Human Neuroanatomy

Course Number: 
NSCI 1100
Semesters Offered: 
Fall

 

The human nervous system is possibly the most complex, highly evolved biological system. The functional unit of the nervous system is the nerve cell or neuron, and the human nervous system has approximately 10,000 unique types of neurons. Most neurons have a wire-like process, the axon. Neurons carry information to other cells via their axons and communicate with those cells via a transfer of chemicals at synapses. The connections among neurons are organized into functional systems. Disease affecting a small number of cells can affect the function of many parts of the nervous system. This course will provide a broad introduction to the nervous system with an emphasis on the human nervous system. The course will introduce the structure and function of neurons, the major anatomical parts of the nervous system and the main functional systems. Functional systems will be approached through an understanding of the anatomical circuitry. The fundamental concepts of neurochemical communication studied in general terms in the first part of the course will be re-examined relative to specific functional systems later in the course. Although the major focus of the course will be on the normal nervous system, common diseases will be introduced for each main topic. Students will gain an understanding of the nature of many common neurological diseases, which will provide further insight into how the normal nervous system functions. The anatomical substrates of learning/memory, emotions and drug actions will be examined. Through the assigned readings, lectures, and laboratory exercises, students are expected to gain an understanding of the neural circuitry and information processing responsible for the diverse range of human behaviors. This course fulfills LE Biological Sciences Lab Core requirement. The course requires a 2 hour weekly lab as well as the three lectures per week.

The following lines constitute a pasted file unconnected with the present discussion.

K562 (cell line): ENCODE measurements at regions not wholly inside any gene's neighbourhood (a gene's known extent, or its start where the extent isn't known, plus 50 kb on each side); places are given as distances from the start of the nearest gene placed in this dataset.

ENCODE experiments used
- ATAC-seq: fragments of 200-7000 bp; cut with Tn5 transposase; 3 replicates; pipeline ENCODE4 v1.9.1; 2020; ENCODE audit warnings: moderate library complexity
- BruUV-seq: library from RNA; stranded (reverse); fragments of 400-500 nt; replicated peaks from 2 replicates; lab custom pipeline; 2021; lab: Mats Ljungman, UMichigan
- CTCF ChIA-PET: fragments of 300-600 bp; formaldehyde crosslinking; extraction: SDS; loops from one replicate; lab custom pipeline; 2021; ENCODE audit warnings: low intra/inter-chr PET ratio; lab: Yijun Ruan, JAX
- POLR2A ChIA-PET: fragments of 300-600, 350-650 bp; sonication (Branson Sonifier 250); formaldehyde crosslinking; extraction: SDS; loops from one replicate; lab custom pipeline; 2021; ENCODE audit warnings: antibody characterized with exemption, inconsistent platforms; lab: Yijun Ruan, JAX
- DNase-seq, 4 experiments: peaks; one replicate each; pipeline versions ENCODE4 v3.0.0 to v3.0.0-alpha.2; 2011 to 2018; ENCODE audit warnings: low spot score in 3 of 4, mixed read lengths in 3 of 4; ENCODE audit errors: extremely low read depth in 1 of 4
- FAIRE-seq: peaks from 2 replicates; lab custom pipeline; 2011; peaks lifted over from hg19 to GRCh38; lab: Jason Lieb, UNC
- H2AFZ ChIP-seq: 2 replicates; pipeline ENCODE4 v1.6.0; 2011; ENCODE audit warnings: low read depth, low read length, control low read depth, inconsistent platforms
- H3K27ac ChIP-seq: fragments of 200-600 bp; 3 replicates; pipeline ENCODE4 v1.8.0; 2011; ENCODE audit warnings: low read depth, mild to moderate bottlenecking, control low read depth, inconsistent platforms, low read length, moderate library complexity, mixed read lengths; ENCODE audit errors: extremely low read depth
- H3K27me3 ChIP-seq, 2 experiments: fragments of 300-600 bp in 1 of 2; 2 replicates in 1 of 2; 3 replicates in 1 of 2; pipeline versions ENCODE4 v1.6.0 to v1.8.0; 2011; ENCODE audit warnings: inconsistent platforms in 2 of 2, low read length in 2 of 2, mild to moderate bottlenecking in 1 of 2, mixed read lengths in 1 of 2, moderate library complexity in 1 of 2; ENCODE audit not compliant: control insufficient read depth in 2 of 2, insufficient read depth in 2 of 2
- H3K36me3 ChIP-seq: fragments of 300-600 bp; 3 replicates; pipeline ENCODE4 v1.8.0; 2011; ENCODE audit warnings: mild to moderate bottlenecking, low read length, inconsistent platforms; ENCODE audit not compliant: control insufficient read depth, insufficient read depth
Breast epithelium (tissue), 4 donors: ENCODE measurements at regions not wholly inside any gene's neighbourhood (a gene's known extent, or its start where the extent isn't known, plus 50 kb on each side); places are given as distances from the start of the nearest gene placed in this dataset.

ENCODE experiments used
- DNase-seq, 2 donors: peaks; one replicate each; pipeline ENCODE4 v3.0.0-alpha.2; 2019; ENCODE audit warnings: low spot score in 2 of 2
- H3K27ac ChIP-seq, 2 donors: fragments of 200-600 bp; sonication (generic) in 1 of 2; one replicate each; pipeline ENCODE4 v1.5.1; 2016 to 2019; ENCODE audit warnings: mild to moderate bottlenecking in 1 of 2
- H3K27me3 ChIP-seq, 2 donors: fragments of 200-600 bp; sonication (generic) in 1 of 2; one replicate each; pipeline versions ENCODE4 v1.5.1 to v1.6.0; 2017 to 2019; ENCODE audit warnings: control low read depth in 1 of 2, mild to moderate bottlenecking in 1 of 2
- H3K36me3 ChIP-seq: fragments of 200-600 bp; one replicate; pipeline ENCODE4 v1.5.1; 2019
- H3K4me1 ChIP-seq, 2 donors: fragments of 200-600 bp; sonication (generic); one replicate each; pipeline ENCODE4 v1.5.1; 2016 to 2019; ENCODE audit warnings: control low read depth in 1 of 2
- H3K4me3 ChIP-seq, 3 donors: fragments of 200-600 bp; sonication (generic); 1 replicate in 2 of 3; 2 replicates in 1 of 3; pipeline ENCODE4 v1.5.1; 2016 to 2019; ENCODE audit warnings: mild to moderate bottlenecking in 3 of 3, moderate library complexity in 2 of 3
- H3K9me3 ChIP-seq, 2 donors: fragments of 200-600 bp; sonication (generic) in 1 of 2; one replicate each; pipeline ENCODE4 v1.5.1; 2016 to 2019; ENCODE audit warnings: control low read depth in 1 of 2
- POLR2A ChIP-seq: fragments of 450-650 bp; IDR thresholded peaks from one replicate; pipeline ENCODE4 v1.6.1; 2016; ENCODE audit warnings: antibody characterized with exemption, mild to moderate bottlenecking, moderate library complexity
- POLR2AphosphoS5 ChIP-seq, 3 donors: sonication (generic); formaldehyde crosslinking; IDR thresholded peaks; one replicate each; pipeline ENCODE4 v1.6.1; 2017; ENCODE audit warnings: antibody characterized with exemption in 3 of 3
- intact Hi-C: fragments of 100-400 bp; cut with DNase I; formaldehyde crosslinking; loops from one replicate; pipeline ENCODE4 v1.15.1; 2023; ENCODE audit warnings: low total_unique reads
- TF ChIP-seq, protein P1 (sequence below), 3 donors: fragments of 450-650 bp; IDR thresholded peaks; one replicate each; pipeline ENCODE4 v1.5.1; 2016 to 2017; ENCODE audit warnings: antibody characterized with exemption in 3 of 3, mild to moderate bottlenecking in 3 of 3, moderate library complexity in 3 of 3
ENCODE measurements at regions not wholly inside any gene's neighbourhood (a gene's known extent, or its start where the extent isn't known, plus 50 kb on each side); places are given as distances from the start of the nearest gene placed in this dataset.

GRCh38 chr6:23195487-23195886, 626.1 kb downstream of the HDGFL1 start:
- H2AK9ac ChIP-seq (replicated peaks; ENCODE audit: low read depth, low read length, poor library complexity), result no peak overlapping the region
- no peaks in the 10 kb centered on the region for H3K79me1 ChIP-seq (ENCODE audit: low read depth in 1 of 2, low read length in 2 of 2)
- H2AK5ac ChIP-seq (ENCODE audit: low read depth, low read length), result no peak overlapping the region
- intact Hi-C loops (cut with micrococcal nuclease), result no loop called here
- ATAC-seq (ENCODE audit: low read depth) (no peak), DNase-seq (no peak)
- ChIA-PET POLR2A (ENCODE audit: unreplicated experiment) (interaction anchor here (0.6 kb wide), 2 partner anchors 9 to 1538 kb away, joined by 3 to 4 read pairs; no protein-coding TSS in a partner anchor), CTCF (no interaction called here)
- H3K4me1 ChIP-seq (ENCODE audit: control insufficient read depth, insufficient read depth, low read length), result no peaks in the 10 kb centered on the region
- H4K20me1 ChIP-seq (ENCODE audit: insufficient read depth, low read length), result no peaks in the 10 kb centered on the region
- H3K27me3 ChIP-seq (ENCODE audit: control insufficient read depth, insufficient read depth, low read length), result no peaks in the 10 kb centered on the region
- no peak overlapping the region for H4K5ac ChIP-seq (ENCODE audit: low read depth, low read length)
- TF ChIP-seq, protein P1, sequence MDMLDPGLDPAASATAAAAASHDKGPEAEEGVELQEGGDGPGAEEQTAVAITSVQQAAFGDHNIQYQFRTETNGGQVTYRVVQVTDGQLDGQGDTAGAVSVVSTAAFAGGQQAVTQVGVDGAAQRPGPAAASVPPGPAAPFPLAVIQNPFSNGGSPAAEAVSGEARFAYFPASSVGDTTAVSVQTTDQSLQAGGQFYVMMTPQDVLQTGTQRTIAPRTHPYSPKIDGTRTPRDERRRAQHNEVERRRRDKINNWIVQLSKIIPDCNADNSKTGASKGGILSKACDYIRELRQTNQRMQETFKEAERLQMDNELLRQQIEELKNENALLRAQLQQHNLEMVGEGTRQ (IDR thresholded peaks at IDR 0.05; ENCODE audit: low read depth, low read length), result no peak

Instructors: